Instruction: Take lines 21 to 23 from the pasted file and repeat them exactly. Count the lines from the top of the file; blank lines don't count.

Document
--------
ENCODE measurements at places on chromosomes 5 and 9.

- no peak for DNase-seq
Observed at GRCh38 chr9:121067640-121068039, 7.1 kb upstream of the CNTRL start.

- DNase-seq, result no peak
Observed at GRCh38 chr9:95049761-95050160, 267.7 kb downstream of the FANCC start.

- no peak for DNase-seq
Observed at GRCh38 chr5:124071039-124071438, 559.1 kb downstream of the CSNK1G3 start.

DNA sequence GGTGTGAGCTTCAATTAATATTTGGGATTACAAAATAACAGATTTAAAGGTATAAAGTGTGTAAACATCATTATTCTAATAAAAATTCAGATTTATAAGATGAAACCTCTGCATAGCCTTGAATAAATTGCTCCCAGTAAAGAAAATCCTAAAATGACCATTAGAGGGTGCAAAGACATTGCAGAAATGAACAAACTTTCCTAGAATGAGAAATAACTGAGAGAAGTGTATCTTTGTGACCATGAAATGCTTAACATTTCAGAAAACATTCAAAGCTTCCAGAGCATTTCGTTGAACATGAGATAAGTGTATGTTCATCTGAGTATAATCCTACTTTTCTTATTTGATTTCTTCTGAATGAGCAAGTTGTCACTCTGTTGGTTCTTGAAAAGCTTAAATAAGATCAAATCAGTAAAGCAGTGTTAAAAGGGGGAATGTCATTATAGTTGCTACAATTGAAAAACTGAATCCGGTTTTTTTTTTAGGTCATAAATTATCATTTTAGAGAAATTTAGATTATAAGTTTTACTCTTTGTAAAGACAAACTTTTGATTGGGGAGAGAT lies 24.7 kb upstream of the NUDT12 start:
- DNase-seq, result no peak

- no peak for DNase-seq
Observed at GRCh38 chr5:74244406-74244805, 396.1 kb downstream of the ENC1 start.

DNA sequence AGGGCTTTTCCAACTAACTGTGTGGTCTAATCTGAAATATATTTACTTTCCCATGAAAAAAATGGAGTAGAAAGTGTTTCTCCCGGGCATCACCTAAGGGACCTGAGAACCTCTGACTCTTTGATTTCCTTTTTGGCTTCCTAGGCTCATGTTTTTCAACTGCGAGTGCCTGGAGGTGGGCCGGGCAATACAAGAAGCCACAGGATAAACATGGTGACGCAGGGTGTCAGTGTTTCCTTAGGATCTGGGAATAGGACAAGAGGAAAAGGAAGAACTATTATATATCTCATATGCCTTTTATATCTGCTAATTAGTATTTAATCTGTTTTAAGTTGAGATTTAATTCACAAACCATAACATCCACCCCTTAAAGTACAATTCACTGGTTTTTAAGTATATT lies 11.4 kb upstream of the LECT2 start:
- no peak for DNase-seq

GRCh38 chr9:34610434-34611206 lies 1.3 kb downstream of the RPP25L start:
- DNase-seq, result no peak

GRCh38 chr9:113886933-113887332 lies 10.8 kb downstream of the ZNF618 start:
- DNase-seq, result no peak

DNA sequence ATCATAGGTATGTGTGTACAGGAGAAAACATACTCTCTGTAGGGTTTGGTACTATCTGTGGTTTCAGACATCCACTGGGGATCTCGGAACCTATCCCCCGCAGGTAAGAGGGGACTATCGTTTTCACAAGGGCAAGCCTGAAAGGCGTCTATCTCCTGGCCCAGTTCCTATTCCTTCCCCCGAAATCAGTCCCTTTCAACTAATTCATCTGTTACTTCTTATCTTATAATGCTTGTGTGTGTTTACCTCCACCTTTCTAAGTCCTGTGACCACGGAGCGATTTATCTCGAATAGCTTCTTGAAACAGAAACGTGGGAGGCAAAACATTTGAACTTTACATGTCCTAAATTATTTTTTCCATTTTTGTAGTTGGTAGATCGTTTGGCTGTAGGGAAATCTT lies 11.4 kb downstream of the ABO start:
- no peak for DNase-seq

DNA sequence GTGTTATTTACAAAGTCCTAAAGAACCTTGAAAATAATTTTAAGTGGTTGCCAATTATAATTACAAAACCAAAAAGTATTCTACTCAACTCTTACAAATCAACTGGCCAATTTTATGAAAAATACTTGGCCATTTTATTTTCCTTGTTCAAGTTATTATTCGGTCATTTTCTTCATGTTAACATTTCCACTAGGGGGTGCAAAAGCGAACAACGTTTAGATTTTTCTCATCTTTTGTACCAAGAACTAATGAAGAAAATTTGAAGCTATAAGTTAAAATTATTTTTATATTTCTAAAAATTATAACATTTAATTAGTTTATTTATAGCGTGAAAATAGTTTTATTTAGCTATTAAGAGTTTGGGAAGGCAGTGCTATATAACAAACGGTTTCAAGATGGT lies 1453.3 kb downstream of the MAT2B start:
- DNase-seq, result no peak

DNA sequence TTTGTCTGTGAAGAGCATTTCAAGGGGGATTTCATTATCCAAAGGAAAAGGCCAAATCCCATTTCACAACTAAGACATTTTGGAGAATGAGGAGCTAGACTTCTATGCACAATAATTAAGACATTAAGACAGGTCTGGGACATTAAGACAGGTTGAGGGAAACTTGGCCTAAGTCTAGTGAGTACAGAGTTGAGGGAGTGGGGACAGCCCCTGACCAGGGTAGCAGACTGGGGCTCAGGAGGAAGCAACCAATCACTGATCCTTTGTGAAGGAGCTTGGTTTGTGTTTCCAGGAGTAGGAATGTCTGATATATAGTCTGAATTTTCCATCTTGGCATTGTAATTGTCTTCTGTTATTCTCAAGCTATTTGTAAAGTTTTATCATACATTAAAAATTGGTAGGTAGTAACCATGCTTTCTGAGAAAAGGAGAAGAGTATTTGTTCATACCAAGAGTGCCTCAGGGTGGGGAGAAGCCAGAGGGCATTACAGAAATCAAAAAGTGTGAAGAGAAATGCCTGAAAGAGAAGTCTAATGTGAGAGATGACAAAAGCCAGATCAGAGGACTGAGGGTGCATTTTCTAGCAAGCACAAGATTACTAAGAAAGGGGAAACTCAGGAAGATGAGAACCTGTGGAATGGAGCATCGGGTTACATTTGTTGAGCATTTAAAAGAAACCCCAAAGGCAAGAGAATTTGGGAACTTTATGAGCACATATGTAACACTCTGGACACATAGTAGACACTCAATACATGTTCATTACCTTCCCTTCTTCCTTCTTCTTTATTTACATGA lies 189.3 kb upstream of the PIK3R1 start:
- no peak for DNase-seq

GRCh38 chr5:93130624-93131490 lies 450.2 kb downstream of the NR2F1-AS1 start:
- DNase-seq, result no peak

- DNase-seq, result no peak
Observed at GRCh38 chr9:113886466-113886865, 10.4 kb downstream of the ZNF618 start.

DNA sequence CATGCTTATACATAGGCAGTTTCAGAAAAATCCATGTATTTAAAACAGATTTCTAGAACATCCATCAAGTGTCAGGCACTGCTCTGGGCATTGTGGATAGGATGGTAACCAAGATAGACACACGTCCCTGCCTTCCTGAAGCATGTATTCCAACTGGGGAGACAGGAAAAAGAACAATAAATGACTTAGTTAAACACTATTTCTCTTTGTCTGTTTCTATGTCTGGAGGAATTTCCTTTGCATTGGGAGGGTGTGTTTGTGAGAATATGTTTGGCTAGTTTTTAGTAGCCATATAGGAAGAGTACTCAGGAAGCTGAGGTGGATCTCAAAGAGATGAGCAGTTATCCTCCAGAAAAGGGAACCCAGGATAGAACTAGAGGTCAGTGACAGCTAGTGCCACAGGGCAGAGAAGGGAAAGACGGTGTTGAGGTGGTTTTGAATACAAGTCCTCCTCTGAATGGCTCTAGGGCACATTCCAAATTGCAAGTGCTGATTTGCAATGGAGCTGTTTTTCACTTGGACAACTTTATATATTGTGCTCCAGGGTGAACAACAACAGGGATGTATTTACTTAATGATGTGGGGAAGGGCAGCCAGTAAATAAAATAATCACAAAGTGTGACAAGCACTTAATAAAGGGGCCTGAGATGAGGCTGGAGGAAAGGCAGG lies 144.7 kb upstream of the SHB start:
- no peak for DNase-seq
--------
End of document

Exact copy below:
- DNase-seq, result no peak

DNA sequence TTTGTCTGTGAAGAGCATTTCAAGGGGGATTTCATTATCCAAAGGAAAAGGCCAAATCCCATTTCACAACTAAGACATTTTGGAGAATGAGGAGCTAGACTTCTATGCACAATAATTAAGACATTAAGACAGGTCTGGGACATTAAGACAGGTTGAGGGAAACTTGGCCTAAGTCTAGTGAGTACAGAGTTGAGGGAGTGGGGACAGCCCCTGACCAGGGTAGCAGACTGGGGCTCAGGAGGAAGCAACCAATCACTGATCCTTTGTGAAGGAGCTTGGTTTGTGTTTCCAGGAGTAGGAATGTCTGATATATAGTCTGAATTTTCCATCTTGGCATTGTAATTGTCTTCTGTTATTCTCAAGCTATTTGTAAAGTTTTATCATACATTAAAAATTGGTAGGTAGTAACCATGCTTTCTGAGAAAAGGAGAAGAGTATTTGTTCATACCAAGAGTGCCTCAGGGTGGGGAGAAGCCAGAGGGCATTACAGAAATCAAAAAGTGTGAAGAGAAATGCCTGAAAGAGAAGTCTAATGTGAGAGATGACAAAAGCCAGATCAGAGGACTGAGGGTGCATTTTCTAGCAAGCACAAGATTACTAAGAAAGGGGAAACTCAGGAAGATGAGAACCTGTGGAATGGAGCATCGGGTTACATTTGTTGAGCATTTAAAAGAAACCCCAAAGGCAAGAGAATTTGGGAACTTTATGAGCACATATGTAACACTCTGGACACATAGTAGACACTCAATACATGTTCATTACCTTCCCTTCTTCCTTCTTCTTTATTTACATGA lies 189.3 kb upstream of the PIK3R1 start:
- no peak for DNase-seq